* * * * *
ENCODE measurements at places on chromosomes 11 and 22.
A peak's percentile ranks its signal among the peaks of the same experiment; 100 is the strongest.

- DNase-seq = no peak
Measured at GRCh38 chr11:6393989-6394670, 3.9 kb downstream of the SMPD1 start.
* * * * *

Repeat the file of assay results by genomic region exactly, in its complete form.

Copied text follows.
ENCODE measurements at places on chromosomes 11 and 22.
A peak's percentile ranks its signal among the peaks of the same experiment; 100 is the strongest.

- DNase-seq = no peak
Measured at GRCh38 chr11:6393989-6394670, 3.9 kb downstream of the SMPD1 start.